Is Spring Cleaning Good for Your Health?
You probably spring clean your house simply to declutter, but here’s how it might also be good for your health.
We’ve all been there. All week you’ve been putting off those dishes, ignoring the vacuum, and pretending the bathroom doesn’t exist. No shame, it happens to everyone, but if those lurking messes have left you feeling stressed, congested, and moody, you’re not alone. Taking some time to address them could have more benefits than you know.
Whether you sit at a desk, wear scrubs, or stand in front of a classroom of teenagers, everyone experiences workplace stress. Fight back with 15 minutes daily of picking up when your get home. It frees up your weekends, means you wake up with a cleaner house, and helps your time outside of work feel more relaxing.
While it’s not an hour at the gym, those 15 minutes of moving around the house can help you establish better fitness habits and work on those New Year’s commitments.
That gray layer covering all your surfaces could be the reason you always have a runny nose and can’t stop sneezing. Run a wet rag over your surfaces and breathe better.
Related: 7 Small Changes That Lead to Lasting Healthy Habits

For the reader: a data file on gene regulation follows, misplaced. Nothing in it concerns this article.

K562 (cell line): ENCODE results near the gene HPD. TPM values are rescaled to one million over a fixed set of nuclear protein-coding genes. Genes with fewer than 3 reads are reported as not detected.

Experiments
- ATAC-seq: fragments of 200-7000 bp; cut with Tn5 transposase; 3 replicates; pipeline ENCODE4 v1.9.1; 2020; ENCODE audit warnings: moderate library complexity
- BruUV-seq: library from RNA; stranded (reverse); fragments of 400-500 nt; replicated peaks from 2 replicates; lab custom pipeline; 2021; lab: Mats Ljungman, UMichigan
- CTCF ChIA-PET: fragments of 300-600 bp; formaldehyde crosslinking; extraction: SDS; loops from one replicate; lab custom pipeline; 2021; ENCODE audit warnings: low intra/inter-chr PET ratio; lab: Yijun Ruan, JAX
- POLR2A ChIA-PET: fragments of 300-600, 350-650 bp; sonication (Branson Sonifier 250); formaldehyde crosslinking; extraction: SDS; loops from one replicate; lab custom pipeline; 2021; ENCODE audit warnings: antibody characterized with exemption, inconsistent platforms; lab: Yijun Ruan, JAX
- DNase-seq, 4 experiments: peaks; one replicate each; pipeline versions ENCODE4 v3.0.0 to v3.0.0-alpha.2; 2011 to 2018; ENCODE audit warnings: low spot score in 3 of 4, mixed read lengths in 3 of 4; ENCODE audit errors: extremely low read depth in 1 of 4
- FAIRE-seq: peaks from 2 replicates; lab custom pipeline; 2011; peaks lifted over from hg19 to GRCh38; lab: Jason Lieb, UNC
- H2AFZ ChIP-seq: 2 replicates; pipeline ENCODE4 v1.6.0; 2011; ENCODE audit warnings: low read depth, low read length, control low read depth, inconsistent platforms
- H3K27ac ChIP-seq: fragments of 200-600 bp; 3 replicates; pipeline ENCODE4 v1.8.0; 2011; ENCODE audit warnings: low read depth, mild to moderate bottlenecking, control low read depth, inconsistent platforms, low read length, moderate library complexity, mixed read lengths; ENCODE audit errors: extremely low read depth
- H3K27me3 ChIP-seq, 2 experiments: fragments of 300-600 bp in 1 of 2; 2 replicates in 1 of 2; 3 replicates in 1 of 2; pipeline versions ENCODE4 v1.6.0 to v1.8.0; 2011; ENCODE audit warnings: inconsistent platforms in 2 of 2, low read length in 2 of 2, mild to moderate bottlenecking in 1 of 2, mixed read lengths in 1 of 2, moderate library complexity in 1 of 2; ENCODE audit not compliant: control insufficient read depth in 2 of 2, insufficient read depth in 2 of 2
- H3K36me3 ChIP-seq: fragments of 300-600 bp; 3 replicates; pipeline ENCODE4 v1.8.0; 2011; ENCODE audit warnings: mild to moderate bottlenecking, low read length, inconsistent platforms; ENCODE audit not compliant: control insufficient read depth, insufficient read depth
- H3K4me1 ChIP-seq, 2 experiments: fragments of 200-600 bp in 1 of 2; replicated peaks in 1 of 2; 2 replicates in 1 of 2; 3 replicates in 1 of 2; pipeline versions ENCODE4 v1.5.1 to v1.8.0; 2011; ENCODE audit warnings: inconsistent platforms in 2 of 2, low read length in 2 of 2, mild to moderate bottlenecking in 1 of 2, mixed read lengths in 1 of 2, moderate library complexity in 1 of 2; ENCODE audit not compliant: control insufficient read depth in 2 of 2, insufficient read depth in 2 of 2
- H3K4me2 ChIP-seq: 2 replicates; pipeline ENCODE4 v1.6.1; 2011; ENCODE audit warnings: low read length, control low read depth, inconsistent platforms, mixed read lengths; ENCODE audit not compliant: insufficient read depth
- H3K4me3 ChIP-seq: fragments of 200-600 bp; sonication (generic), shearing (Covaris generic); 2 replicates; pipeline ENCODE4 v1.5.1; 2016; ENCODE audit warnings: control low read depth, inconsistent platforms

Boosts your mood
There’s nothing worse than coming home from a hard day at work to a disaster. People who described their homes as cluttered, stressful, or otherwise encumbered were more at risk for depressed mood. Keeping the clutter away may prevent feelings of stress or overwhelm. When you come home to cleanliness, it just might lighten your mood.
No more worrying that the pile of clothes in the corner is an intruder, plus studies have shown that getting into a made bed can lead to a better night’s sleep.
Improves focus and productivity
The stack of bills on the table or that pile of laundry to be folded can be distracting. If your desk at work is similarly cluttered, consider setting a daily appointment with yourself to clean up your desk. It can do wonders for your productivity.
Keeps you safer
You can’t trip over a stack of books if they’re not piled on the stairs—just stating the obvious.
Keep pests away
If your kitchen has its own freeway system of commuting ants, it’s a sign that you really could do with some elbow grease.
If you don’t know where to start, just start small. Look around the spaces where you spend the most time. It doesn’t matter where you begin, it can be as simple as grabbing a rag, your favorite cleaner, some music, and getting to work.
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